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In this photographic technique, an object that can refract light is placed in front of the camera and illuminated with a thin, bright beam of light. The camera’s sensor then records this light refraction. In this case, the camera is used without a lens. Depending on the material used, the most diverse shapes result. By moving the object in front of the camera, the shape, size and brightness change.

In order to get a respectable result on the sensor, a little patience and sure instinct is necessary. With the slightest movement, the appearance of the light figures often changes very clearly. But for rainy autumn days, I think this is just the right thing.


First of all, a camera with an interchangeable lens system. The lens is removed for this type of photography. The camera must be able to release the shutter without a lens. With some cameras, the shutter release is blocked when no lens is attached. I use either my Nikon D750 or D300s for these pictures. The camera should have a stable stand, so a tripod would be a good idea. Next you need a torch. For the pictures in this post I used a torch with about 800 lumens. Then you need a small piece of cardboard the size of the lamp head and some gaffa tape. And then you need an object made of glass or plastic that can refract light. Wine or champagne glasses are good for first attempts.

refraktografie, refractography, lightpainting, light painting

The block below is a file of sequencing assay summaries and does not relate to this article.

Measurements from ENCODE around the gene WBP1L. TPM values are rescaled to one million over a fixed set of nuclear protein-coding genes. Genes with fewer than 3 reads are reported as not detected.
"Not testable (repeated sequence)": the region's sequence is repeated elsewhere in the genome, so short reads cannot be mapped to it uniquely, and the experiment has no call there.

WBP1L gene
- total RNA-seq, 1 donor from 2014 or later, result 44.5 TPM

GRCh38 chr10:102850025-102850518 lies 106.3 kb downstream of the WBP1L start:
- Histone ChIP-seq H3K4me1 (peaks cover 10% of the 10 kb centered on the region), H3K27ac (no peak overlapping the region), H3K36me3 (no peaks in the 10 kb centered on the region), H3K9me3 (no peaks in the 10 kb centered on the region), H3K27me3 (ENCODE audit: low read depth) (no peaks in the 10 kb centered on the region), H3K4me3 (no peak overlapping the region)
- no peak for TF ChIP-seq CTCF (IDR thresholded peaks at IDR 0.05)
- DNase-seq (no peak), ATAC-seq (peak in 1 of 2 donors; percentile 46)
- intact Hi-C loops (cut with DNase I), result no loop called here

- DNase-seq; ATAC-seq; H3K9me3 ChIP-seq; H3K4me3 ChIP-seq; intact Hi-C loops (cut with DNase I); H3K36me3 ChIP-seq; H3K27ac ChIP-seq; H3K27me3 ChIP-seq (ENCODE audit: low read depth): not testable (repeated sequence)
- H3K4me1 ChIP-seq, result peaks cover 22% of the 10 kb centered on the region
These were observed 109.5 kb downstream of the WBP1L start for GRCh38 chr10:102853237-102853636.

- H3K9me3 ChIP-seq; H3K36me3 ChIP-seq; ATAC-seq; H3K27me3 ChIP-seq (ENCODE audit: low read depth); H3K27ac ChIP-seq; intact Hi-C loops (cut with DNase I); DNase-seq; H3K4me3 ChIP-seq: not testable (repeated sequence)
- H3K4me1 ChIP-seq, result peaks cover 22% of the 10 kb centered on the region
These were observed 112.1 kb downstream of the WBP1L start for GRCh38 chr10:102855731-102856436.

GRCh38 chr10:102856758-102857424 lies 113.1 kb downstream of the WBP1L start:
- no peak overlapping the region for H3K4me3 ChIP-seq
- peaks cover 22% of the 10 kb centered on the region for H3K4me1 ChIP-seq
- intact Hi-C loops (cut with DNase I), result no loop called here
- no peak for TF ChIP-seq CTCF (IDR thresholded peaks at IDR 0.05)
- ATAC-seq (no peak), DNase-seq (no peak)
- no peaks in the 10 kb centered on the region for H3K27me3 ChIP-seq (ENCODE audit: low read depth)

I used broken glass for most of the images in this post. Because of the many broken edges, there are more possibilities than with wine glasses or similar. In addition, a “rainbow” sometimes becomes visible with the broken glass. I have not been able to do this with intact glass. In my experience, the “sharpness” of the image depends on the quality of the glass. Refractographs of good, “clean” glass usually look better than those of cheap pressed glass, if anything can be seen with it at all. I haven’t tried plastic yet, but theoretically it should work as well. If you want to bring some colour into the picture, you need a few small pieces of colour filter foil.



Set the camera to your working height with the tripod and align it reasonably straight. In front of the camera, you attach your glass object, preferably so that it can be moved easily. Alternatively, you can simply lay everything on the table. Poke a small hole in the small piece of cardboard, about 2 to 3mm in size. Use the gaffa tape to attach the cardboard to the lamp head. Attach the lamp exactly parallel to the camera, so that the light shines past the front of the camera and hits the glass object exactly. The distance between the lamp and the glass should be between 2 and 5 metres, depending on the brightness of the lamp.

refractography, refraktografie, lightpainting, light painting, aufbau